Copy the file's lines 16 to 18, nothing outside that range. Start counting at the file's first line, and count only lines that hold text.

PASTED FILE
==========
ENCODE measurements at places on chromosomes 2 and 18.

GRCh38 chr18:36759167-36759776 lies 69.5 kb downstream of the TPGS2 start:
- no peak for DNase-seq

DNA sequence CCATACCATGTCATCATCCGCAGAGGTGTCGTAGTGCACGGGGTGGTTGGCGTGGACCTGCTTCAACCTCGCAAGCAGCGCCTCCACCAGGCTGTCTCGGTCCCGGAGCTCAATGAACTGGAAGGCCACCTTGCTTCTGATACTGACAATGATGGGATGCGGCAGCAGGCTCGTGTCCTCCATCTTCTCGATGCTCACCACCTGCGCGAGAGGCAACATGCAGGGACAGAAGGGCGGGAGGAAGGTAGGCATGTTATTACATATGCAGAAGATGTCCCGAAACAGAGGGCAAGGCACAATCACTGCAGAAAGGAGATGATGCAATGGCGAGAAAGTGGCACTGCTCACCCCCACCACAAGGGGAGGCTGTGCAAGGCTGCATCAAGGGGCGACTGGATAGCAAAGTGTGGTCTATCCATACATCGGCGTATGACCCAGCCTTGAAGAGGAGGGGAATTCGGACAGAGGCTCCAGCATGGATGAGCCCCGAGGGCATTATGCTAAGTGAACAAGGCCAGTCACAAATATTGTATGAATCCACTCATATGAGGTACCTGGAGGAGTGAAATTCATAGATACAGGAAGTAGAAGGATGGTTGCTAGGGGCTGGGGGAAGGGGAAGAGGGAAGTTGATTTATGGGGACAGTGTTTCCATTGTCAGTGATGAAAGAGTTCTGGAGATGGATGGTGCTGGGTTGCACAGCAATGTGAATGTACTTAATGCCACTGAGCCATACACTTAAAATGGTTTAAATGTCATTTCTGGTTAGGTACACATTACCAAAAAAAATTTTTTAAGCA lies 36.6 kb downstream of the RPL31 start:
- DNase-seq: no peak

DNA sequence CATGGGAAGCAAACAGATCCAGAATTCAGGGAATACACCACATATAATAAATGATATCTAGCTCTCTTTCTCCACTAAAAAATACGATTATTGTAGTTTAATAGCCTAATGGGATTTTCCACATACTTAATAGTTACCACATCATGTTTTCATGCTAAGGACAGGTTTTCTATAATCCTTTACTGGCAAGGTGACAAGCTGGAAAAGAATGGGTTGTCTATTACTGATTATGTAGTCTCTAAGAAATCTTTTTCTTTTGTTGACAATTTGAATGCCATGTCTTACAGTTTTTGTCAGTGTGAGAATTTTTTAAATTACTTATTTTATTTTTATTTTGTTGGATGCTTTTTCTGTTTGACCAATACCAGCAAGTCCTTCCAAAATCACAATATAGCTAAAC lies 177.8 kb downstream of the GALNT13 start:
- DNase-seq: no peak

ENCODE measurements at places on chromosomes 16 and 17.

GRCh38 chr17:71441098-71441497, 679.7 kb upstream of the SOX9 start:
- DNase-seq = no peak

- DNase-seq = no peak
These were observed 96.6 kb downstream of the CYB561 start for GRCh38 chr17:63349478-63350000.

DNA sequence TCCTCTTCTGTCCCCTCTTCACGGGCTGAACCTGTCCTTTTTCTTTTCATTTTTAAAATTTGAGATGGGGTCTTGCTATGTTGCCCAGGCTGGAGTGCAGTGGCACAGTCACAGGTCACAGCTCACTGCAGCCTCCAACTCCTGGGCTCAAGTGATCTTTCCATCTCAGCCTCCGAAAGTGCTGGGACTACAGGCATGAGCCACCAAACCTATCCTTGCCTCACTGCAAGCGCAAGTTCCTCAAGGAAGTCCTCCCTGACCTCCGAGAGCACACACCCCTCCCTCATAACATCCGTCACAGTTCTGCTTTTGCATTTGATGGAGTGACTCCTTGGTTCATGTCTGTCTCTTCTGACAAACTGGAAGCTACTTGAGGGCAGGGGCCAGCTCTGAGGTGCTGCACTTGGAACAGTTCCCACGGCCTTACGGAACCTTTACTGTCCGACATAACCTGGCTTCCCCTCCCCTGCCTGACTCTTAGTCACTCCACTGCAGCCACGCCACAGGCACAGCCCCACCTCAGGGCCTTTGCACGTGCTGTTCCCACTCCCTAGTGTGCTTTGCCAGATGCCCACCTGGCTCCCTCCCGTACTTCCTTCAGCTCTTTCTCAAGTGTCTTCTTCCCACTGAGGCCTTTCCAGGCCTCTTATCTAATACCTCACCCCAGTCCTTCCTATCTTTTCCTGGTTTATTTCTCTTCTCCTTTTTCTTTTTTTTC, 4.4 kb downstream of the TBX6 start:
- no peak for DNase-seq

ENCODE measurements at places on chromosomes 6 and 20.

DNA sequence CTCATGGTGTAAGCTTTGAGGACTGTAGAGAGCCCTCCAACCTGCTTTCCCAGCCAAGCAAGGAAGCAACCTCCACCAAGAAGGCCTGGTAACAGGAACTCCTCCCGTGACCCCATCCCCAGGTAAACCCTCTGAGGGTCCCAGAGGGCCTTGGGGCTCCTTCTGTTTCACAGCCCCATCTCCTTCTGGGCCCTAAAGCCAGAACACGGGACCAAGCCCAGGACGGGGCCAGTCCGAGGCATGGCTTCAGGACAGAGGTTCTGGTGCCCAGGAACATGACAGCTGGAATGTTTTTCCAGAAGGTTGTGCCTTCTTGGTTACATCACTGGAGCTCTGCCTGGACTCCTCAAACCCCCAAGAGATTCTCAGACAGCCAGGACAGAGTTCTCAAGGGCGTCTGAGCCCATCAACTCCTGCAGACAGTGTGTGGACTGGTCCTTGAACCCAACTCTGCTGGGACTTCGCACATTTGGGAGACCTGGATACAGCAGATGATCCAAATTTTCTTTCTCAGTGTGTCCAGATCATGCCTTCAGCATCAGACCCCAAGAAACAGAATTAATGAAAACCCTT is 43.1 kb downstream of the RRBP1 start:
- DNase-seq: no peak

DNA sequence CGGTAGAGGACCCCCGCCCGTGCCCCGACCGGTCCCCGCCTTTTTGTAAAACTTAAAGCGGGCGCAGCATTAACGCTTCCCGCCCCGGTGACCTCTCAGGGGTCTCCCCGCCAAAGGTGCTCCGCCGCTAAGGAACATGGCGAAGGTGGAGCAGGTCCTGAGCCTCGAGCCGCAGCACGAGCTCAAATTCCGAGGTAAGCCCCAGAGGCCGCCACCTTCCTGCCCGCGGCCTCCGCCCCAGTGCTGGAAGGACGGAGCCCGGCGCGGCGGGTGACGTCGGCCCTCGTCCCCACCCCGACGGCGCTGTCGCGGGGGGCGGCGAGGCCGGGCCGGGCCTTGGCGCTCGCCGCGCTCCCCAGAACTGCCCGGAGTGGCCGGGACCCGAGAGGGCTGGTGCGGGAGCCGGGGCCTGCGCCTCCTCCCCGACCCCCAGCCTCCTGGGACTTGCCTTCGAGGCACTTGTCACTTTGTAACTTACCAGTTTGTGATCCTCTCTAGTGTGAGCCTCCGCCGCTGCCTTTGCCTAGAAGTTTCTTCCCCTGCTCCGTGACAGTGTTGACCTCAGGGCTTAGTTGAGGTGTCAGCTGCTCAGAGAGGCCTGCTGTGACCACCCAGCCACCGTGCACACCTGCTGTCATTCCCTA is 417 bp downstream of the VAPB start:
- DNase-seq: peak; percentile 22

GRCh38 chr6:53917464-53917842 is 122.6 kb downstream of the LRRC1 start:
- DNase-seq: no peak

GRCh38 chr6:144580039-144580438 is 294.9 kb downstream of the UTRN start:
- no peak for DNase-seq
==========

DNA sequence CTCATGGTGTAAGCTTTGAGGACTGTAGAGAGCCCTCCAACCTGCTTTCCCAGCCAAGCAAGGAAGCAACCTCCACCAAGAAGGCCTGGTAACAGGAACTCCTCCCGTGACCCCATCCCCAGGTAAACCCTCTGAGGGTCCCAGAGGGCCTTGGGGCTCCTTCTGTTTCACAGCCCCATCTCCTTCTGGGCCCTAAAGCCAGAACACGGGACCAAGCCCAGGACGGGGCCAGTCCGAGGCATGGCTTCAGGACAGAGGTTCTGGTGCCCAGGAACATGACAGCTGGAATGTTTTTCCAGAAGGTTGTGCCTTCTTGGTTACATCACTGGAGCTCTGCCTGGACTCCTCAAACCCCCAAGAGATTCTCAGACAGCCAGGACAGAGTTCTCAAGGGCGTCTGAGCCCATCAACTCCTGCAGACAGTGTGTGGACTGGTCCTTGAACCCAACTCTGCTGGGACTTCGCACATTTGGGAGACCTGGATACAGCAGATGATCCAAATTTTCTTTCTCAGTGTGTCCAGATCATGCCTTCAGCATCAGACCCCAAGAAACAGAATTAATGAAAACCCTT is 43.1 kb downstream of the RRBP1 start:
- DNase-seq: no peak

DNA sequence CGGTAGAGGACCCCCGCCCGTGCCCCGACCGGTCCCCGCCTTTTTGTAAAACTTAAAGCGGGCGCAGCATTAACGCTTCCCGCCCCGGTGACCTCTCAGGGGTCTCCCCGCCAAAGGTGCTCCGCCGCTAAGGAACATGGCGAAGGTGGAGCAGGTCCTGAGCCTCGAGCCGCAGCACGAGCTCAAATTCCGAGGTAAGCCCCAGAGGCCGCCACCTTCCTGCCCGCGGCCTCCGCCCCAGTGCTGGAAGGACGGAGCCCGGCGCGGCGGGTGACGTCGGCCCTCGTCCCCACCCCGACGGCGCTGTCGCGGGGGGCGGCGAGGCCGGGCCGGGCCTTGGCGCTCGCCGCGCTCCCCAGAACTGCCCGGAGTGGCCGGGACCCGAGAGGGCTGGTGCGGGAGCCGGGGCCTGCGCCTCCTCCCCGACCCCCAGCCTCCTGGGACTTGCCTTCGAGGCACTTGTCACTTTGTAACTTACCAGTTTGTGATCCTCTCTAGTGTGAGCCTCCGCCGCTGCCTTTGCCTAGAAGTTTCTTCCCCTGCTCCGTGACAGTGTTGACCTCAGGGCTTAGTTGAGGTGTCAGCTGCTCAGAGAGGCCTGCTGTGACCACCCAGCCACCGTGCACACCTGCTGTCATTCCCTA is 417 bp downstream of the VAPB start: